Anyone's guess how many will join Michael and Kevin on their side of the paywall. Wondering if they have the energy and imagination to meet the paying customers' expectations beyond the first year.

Agreed...the $27,000 photo expeditions...the high-end medium format digital cameras and lens systems...the wholesale jumping into entire "new,exciting,flavor-of-the-year!" camera systems,one after another after another....Sony A900, Nikon D800,Fuji-X, Sony A7R, Alpa, Phase One, Hasselblad, and so on with breakneck speed...it has become a site catering almost exclusively to wealthy, pudgy, middle-aged men. The emphasis on top-shelf gear has become very prominent in the past couple of years.

Since Kevin Raber came on board, the money-grabbing aspect of the site has grown ever more obvious; the Antarctica workshops for example...the super-expensive camera systems written up so fondly...their little video chats about $500 trinkets, one after another. Selling videos of two middle aged dudes yammering on about cameras? Srsly?

Agreed...what it once was and what it has become are two wildly different things. Since their last site redesign, finding articles there has become a major pain in the a**. The site once had a unique feel, but it has morphed into something with a much different energy, a much different feel. I lost interest about six months after Raber came on board...after he had been there a year or so, and after the site re-design...I let it slide off my radar. It just got boring. And overly commercialized. I got tired of pitches...I don't want people trying to sell me crap I'm not interested in, all the time. Home Shopping Network for photography videos? No thanks, I'm not the target market.
It has become a higher end PetaPixel. :lol: I have to agree, but it seems like every site is going this way. Granted it could just be the nature of what sells. I follow Kirk Tuck occasionally and it's something he comments on from time to time. He says that when he talks about cameras and gear he gets tons of hits on his blog, when he talks about photography he can practically hear the cyber crickets chirping. Meanwhile you have sites like PetaPixel that are just a National Enquirer of photography. FStoppers is quickly going that way too. DIYPhotography went from a great low budget lighting resource to a PetaPixel clone. DPP (Digital Photo Pro) is nothing but articles pushing sponsored gear dolled up to sound like real editorial content. Lets face it, the majority of photographers want to read about gear, the same way most car guys want to read about cars. Talking about gear sells.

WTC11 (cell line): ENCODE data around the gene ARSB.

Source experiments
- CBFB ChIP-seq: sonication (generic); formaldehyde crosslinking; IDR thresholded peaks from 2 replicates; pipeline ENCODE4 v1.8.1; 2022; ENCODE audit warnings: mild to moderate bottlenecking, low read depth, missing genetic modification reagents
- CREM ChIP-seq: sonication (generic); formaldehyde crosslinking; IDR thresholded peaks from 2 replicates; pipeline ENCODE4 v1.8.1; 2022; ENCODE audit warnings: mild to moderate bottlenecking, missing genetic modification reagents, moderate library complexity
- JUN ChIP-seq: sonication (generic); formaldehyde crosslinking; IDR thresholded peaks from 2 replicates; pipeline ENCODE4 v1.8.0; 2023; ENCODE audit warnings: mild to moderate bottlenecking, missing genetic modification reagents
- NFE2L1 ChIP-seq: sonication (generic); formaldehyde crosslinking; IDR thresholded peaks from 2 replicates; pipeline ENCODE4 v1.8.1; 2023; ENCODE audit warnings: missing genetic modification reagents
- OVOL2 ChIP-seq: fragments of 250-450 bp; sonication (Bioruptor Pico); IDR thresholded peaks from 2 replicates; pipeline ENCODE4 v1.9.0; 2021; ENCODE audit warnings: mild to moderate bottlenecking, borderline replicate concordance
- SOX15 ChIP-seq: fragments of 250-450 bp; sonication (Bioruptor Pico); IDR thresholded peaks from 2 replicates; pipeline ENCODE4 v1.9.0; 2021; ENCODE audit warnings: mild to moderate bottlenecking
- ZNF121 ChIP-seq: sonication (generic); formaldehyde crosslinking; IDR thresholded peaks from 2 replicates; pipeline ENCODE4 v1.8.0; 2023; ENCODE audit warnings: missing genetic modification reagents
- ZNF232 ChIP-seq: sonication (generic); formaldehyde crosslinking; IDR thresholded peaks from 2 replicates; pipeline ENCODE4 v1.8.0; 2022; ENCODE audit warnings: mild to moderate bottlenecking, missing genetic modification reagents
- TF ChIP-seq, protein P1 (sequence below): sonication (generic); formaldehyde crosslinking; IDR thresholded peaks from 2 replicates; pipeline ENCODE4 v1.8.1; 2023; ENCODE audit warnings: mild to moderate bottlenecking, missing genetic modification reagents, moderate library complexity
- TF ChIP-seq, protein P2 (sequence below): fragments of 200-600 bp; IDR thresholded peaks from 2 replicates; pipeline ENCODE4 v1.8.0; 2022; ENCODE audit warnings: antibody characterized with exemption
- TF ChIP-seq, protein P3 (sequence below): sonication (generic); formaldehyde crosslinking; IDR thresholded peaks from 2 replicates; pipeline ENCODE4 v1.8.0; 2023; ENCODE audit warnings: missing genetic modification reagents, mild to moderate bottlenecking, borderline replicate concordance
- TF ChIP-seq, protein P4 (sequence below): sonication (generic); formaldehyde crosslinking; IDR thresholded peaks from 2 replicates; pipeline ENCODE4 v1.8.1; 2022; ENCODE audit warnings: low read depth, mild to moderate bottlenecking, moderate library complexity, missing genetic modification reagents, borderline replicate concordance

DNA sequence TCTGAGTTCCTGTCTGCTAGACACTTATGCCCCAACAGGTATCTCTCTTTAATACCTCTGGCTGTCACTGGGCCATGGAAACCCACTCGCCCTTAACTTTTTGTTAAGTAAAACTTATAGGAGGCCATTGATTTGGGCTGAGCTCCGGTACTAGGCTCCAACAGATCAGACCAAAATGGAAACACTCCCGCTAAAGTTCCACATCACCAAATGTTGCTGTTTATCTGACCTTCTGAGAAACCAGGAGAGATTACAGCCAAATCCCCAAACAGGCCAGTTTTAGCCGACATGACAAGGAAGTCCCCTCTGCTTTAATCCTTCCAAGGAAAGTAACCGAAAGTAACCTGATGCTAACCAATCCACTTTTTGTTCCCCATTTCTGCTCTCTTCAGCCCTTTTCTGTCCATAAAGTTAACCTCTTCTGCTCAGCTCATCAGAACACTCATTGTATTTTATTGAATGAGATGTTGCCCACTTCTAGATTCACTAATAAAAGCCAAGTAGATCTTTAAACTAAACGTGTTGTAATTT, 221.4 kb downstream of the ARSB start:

The problem people like LuLa are having is that it's becoming more difficult to monetize a web site. I'm seeing this as a general trend. I'm seeing popular video channels on YouTube opening up websites and charging subscriptions. I'm seeing once free sites trying to create secondary content for subscribers. Stuff that they would have posted openly before. Let's face it, as the web evolves marketers understanding of what generates revenue evolves too. Before they were simply looking for clicks, but now they now which clicks echo with the sound of falling change, and which clicks ring hollow.
There is one economic blogger I follow who has announced that once technology to block people who use ad blocking software gets better he's going to implement it on his website. Why, because ad blockers (which have become quite popular lately) are effecting his revenue stream This despite a healthy volume of subscribers paying almost $200 a month for his member content. The rise of ad blocking software not only leads to less ad revenue, but it is killing his affiliate revenue (click throughs to shopping sites like Amazon). I can see this being an issue at LuLa and leading to the $12 a year subscription. The only question is do I value what little I get from that site enough to pay $12. Even I'm not sure.